Wednesday, May 20, 2009

The Right to Kill or the Right to Live

When the President called for Americans to agree that, while differing on abortion, "we can still agree that this heart-wrenching decision for any woman is not made casually," he failed to make clear why this is so.

If the unborn baby is not a person who possesses an intrinsic right to life, why is the decision to abort so "heart-wrenching?" If the fetus is just a collection of cells, why the angst?

Furthermore, does the fact that a decision is "heart-wrenching" make it right or rational?

When the President acknowledged that, in the end, the two positions on abortion are irreconcilable, he was on more solid ground. Both sides frame the issue as a question of rights -- specifically a woman's "right" to control her reproductive destiny by any means, including abortion vs. the unborn child's right to live.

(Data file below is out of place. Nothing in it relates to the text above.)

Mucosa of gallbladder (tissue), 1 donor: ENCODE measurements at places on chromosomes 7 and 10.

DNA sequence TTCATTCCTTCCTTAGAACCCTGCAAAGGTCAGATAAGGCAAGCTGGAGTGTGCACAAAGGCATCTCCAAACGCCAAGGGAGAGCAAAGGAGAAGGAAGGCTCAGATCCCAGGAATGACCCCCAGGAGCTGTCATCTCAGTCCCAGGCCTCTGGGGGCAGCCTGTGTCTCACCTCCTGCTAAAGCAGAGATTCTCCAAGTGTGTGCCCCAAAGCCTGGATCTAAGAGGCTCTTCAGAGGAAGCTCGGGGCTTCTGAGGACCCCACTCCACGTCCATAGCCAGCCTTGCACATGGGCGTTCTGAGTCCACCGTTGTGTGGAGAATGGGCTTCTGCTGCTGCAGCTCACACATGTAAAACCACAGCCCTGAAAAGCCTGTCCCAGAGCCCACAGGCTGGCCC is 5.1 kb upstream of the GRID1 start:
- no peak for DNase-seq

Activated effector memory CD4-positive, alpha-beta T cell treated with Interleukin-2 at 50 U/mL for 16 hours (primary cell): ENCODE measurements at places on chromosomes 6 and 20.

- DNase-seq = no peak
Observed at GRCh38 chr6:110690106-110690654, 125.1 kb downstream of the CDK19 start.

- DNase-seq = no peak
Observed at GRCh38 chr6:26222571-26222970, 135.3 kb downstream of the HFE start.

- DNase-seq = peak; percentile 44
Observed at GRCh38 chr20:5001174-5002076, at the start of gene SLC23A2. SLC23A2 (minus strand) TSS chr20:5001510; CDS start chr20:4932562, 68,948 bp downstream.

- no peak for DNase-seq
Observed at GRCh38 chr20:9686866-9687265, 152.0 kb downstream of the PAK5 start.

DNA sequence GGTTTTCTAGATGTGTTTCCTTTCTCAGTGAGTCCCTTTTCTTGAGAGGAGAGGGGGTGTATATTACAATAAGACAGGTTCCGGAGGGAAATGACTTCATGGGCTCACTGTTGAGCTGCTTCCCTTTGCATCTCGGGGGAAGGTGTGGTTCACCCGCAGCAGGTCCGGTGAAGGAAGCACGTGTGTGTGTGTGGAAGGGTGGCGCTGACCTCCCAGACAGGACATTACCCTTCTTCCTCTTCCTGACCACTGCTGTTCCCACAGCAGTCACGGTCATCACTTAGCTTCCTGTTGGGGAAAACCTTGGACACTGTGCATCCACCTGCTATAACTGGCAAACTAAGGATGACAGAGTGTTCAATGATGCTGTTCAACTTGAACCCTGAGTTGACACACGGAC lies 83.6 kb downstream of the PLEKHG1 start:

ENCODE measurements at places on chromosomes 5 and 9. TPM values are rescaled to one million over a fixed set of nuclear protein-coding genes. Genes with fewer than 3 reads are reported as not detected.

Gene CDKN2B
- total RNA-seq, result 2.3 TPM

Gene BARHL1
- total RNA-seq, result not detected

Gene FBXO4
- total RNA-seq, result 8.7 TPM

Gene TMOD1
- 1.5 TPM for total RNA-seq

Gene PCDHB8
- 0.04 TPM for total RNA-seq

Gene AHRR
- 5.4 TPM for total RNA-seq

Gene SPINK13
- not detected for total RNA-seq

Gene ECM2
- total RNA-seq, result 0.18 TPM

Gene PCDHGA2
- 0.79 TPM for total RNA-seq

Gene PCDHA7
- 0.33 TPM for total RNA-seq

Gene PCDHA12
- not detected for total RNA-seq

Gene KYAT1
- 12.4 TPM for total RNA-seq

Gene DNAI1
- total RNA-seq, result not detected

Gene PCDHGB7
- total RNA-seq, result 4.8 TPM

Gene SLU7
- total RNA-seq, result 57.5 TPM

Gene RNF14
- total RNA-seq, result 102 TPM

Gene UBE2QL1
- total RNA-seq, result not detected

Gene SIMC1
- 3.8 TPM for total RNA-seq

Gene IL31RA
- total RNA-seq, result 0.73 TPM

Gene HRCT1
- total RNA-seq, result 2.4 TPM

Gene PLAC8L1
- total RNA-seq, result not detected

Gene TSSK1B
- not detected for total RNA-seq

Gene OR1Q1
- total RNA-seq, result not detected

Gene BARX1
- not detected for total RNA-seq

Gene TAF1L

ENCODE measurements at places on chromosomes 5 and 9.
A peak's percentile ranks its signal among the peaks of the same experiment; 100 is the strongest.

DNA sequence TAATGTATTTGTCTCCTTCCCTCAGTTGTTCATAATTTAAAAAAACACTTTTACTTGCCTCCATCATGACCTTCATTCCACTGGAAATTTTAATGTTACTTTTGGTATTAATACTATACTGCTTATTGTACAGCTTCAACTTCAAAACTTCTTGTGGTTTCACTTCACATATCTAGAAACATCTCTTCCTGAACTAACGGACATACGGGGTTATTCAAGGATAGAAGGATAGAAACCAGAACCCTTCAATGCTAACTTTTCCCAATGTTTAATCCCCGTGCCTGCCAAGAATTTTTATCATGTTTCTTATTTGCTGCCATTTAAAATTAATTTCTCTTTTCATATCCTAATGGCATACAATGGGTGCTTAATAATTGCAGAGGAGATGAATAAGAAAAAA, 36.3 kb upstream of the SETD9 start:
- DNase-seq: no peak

The weakness of the pro-abortion (or "pro-choice") position becomes evident at this point. The claimed right of control over reproduction is not commensurate with another person's right to live, and not to be killed in the womb.

If President Obama had actually spoken of abortion itself, rather than addressing abortion only as an issue of controversy, he would have found himself defending the indefensible, which explains why he avoids this discussion at all costs.

Dr. Albert Mohler

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